I know that installing to C:/ is a bad idea, I think Topspin requires it however.
Does anyone know why this is happening? Could it have something to do with the fact I'm installing it to a virtual hard disk?
posted by Canageek at 8:01 PM on March 23, 2011

the C: drive in XP Mode is actually the Virtual Hard Drive file that XP Mode installs.

If it's giving you these errors during install, it almost looks like it is looking for a previously installed version. Make sure you aren't doing some sort of upgrade...

That's an idea. Might contact the Topspin folks / the people that gave you the copy.
posted by deezil at 8:30 PM on March 23, 2011

Sucks that XPMode isn't working out. You mentioned other options you'd consider, so here's my take on them:
  • You can download the lastest version of Ubuntu, then download the latest version of VirtualBox and the Extension pack, install VirtualBox, and use it to install/run Ubuntu. If your computer is powerful enough and has sufficent RAM this works like a charm. VirtualBox is free and it is easy to give virtual machines network access through your computer.
  • I've only tried Ubuntu Windows Installer, aka Wubi, once, and it worked perfectly. It is very easy to install and uninstall and didn't affect my Windows installation at all. It'll also be faster than using a virtual machine, if your computer is a tad slow. It cannot corrupt your hard drive because Wubi installs one massive file in a directory and modifies your computer's boot up parameters to use it, but I'd make an up-to-date backup of your data before using it - just in case.

posted by asymptotic at 5:44 AM on March 24, 2011

For the installer, have you tried running it as Administrator? (right-click, Run as admin). It's possible that the file path c:\bruker requires admin rights, and the Win7 UAC (user account control) is silently blocking it.

Virtualbox is also a good idea if you have an extra license and the media for a 32-bit version of Windows. You can simply install it within VBox and boot it up within your 64-bit environment. (albeit with a bit more memory overhead than Linux would require)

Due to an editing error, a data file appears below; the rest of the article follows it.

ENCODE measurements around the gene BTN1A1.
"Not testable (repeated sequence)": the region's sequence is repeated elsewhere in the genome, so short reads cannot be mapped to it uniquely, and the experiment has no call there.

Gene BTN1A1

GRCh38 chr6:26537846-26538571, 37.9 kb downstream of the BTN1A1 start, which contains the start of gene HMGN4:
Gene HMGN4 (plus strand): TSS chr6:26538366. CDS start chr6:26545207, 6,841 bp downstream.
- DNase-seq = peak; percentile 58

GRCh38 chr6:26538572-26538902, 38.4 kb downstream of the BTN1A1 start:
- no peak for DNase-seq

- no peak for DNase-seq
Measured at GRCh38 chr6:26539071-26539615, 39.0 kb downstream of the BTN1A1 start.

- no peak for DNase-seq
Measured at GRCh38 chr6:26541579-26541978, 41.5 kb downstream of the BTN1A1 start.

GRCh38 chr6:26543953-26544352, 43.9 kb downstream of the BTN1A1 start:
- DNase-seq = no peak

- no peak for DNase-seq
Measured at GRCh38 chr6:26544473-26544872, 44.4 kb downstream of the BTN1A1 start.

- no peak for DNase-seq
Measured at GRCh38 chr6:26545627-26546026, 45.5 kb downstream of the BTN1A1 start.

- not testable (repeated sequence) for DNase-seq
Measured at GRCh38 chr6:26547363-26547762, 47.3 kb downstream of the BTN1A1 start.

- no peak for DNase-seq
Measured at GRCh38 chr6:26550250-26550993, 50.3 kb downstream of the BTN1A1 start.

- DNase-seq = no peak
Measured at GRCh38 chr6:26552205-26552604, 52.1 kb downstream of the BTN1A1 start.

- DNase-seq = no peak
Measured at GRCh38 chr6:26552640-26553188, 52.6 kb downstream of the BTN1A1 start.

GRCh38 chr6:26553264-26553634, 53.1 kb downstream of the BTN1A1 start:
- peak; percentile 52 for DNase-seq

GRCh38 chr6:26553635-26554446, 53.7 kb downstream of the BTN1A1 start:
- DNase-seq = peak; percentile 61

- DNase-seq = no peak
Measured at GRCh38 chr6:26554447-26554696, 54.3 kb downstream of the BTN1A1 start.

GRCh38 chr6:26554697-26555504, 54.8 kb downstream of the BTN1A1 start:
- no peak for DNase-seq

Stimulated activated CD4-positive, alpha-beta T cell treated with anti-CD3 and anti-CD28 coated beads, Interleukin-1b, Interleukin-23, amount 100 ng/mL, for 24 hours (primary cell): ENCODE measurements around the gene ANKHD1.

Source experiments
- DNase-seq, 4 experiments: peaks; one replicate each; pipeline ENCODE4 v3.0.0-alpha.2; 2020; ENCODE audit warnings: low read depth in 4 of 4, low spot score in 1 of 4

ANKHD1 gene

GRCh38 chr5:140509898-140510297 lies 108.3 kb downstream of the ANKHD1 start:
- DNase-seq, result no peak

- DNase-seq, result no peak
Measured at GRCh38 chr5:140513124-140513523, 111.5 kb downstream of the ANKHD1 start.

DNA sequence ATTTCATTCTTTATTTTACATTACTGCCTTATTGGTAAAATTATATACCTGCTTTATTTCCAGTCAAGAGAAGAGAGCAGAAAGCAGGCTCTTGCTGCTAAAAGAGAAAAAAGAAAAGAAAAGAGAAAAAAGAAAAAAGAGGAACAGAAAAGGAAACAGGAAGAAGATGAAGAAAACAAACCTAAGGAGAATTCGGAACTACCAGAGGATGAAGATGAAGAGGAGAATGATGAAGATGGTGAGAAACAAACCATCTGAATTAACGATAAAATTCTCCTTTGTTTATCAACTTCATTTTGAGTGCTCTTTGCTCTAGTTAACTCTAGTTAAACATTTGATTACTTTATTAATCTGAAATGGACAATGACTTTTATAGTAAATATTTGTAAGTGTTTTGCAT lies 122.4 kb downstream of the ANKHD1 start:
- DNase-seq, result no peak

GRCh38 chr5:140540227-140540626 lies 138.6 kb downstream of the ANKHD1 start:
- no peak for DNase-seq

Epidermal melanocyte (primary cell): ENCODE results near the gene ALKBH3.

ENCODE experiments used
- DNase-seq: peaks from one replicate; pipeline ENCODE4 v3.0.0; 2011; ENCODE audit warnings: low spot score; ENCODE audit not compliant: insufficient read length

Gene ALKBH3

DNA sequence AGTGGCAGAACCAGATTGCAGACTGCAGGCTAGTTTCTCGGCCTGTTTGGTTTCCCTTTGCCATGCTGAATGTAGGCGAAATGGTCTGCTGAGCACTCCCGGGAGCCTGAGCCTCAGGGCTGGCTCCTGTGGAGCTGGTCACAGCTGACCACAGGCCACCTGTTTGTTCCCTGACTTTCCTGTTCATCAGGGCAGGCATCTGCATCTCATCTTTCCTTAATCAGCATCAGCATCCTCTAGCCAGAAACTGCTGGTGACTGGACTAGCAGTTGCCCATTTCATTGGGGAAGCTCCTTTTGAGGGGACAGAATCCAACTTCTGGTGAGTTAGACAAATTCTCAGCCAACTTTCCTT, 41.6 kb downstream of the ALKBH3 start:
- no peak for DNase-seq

For Linux, here is some more info on how to get TopSpin 2.1 working in Ubuntu.
posted by samsara at 11:46 AM on March 24, 2011

Or, for simplicity's sake, you can just install Ubuntu in a dual-boot. The install process is really simple, it comes with basic productivity software, software management is easier than with Windows, codec support is better, it doesn't get viruses, it stays stable without needing to reboot frequently, it's bloody fast, ssh access...

There's a learning curve, sure, but for something like this the install defaults would probably be suited to your present needs. And, once you get some familiarity with Linux in general, I guarantee you it's more fun than using Windows.
posted by fifthrider at 8:46 PM on March 24, 2011

Response by poster: Thanks everyone, I don't think I have enough time to sink into this right now, but I will probably work on it during the summer. I don't mind working with linux, but duel booting would be too much of a pain as other software I need is windows-only.
I don't have any extra windows licences, and would prefer to keep everything legal so that I can get help from my departments tech people. I'll probably be asking more specific questions in various places this summer, thank you for all of your help.
posted by Canageek at 10:02 AM on March 26, 2011